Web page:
This is the body of the Medicare program and covers certain portions of in-patient hospital costs, as well as portions of hospice, home assistance, and nurse care. Part A is mandatory and is not a supplement.
This is the main supplement covering outpatient needs like, doctor visits, x-rays, and outside medical testing. Part B was designed to compliment Part A and both are the cornerstones of federally funded Medicare.
This was created as a privatized alternative to the federal Medicare programs. It offers additional benefits sometimes at lower prices than A and B. Within Medicare Advantage are several option plans like HMOs, PPOs, and Private Fee for Service (PFFS) plans.
This plan is a Medigap policy to benefit A and B. This plan offers prescription drug coverage where A and B do not.
1. The Provider Relationship. It’s important to research providers for financially solvency, as well as good ratings from policy holders.
2. Possible Waiting Period. Some providers may require a holding period on any pre-existing conditions, this may be relevant in delaying your health care.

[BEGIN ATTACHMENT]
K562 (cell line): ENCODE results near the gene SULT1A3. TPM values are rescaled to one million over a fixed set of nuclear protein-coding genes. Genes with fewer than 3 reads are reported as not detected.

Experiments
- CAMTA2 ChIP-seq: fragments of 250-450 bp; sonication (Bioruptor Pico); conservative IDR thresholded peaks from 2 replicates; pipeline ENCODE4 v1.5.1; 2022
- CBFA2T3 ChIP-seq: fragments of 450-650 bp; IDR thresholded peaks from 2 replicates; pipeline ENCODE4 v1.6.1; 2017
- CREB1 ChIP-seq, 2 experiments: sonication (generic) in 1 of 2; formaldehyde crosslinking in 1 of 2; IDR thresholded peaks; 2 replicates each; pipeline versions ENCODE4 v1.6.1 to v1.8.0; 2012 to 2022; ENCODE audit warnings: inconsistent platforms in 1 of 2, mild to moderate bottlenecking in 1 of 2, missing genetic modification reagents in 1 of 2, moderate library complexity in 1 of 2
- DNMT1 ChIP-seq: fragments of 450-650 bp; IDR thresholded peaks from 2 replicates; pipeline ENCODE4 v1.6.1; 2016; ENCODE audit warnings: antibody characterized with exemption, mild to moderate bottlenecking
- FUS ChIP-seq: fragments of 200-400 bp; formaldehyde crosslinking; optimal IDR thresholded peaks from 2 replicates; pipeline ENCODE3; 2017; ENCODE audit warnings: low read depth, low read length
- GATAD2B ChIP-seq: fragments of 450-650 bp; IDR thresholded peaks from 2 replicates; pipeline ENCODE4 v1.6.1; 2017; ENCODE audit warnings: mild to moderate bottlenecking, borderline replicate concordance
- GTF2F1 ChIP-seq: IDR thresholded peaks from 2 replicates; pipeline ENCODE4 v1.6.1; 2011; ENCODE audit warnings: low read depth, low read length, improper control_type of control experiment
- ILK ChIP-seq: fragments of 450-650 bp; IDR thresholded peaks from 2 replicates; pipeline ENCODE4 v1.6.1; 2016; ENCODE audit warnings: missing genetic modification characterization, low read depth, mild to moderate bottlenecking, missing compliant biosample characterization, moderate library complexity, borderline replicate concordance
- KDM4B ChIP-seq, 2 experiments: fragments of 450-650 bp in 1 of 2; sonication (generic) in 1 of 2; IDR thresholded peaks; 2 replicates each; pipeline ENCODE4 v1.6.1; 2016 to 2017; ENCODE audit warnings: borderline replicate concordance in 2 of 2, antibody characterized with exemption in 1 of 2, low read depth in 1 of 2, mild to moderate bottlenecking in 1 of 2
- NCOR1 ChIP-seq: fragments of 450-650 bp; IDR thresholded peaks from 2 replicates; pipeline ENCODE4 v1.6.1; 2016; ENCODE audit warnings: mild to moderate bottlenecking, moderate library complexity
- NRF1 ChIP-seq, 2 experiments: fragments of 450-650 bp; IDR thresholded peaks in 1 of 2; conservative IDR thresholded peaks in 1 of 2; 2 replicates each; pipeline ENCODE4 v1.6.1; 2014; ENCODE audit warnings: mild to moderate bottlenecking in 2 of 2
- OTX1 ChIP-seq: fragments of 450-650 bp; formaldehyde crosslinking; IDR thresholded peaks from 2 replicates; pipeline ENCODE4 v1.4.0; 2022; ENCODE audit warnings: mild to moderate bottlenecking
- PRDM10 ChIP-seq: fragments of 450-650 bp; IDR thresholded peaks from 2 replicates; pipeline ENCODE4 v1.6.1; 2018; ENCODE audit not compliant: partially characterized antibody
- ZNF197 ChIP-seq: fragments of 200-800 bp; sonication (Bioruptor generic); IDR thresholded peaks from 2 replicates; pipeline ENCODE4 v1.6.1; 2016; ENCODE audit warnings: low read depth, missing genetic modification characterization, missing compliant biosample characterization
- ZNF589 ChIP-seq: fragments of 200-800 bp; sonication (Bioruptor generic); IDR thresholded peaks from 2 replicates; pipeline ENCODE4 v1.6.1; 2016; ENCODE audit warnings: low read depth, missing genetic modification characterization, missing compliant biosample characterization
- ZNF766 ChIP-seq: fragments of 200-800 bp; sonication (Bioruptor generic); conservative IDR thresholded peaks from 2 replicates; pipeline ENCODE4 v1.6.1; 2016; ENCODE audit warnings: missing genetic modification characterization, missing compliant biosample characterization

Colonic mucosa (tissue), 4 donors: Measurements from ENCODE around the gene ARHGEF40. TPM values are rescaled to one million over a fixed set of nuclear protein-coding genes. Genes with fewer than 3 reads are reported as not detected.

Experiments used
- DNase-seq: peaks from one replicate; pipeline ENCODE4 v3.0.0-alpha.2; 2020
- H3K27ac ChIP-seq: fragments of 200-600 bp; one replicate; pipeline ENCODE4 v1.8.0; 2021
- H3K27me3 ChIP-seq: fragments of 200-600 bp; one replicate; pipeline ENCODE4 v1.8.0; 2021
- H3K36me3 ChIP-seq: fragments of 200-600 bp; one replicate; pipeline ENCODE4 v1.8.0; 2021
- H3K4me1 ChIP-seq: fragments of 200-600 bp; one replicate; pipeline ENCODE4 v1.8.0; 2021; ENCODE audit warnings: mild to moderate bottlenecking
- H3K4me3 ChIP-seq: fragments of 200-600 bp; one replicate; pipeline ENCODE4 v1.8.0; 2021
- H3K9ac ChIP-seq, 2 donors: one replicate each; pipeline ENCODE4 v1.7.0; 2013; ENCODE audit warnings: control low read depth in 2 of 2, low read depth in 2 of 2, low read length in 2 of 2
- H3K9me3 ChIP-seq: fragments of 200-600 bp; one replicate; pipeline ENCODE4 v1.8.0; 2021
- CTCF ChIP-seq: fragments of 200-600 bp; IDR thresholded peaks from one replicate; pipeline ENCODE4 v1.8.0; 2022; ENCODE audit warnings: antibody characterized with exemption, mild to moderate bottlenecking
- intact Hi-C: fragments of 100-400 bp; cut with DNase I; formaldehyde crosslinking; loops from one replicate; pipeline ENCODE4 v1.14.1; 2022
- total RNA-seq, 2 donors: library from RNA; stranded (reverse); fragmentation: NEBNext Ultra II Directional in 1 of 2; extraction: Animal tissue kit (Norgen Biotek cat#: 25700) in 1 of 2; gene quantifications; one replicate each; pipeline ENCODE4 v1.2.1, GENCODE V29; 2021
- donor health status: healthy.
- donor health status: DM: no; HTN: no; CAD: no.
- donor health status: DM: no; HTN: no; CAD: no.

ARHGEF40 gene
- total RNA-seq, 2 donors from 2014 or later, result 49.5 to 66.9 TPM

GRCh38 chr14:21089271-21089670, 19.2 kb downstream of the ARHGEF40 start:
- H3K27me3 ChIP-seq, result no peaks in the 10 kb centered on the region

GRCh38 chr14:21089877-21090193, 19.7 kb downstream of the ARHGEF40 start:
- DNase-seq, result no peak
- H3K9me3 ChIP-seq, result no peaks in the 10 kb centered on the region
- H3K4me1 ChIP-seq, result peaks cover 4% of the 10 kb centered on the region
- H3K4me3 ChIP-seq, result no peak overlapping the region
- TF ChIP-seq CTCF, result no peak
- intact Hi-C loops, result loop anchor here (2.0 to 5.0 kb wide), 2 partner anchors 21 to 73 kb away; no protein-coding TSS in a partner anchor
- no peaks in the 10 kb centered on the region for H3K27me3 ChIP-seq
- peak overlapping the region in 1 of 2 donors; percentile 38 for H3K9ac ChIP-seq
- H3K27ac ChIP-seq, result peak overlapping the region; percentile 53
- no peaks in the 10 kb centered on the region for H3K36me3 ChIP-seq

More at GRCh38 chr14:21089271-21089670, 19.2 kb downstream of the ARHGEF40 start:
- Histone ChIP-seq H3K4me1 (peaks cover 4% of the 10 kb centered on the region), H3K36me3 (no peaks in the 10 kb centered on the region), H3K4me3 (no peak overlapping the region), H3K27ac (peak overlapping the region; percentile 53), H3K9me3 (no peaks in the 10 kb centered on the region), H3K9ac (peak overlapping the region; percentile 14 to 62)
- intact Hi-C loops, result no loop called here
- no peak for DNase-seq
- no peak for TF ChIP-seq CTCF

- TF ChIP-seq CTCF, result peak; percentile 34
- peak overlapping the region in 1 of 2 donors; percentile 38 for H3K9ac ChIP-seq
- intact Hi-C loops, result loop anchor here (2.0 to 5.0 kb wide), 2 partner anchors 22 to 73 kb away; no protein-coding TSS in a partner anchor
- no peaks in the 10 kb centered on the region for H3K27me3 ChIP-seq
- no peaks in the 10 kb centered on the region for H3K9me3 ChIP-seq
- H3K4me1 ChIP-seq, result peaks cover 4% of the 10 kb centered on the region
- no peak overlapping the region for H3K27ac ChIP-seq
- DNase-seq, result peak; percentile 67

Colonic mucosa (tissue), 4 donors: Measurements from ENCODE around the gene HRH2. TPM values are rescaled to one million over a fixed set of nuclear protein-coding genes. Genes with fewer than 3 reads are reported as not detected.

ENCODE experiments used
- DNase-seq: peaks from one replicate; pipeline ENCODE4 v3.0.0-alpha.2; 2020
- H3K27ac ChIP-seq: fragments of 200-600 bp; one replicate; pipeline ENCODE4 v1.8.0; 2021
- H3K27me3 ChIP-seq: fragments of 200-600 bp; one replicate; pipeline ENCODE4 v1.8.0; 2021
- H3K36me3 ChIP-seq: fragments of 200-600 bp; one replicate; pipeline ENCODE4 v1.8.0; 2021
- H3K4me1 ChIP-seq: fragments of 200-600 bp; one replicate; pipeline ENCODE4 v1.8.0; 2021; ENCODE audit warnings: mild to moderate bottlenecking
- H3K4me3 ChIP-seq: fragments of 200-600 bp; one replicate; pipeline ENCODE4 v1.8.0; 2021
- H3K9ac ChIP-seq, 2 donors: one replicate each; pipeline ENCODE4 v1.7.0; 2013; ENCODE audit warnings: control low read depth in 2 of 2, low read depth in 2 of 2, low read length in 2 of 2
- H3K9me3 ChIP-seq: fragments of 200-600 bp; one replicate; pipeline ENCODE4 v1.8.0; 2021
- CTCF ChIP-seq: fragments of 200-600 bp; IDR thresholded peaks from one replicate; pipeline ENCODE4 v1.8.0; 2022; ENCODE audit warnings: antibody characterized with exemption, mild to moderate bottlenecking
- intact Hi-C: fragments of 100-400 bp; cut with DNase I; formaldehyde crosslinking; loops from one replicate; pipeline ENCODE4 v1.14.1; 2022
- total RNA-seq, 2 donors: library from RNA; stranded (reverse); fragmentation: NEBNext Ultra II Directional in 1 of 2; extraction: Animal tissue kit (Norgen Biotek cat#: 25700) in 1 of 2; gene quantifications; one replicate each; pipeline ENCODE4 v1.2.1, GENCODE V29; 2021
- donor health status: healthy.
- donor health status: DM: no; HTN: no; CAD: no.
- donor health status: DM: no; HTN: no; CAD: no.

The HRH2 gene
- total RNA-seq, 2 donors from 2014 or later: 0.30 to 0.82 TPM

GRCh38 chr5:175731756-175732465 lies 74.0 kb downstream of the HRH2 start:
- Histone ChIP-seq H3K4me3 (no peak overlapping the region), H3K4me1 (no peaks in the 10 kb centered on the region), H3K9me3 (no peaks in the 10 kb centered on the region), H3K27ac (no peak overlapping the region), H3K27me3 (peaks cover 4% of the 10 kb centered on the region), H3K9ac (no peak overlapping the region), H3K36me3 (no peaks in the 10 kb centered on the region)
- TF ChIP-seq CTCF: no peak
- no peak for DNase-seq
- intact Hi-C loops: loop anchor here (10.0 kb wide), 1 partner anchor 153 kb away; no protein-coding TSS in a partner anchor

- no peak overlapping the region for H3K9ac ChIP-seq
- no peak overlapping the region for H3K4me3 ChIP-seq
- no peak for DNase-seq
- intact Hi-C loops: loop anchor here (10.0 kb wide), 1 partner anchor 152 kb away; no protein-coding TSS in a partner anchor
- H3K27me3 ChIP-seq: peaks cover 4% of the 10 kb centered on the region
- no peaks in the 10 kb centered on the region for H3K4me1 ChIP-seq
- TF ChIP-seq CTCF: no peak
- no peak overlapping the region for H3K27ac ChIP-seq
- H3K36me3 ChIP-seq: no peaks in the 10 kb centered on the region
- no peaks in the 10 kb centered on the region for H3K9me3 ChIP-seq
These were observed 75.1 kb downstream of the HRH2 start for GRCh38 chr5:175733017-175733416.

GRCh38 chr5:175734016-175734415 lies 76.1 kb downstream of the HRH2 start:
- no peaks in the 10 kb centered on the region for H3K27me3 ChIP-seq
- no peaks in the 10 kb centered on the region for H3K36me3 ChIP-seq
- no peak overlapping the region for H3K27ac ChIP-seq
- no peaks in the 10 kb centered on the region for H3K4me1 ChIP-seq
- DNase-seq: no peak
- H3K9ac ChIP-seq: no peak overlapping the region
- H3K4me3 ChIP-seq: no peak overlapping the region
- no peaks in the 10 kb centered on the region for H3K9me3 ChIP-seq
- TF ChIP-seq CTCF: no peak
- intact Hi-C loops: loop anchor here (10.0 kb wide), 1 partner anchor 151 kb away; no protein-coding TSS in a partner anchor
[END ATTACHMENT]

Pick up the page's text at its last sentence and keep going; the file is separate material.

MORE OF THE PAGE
3. Outpatient Care. Both Part B and Medicare Advantage offer this benefit, however Medicare Advantage offers custom benefits that Part B does not.
4. Cost Efficiency. If you’ve paid into Part A in advance through your work then you have already contributed to your Medicare costs. Part B may be all you need for a supplement. Medicare Advantage has cost efficient programs combining elements of A and B, as well as D in one premium which could save money in the long run.
5. Additional Benefits. Due to it’s privatized system Medicare Advantage offers Vision, dental care, and hearing aids among their custom plans.
Research advantages and disadvantages of each Medicare program before making any decision as to which Medicare supplement is best for you.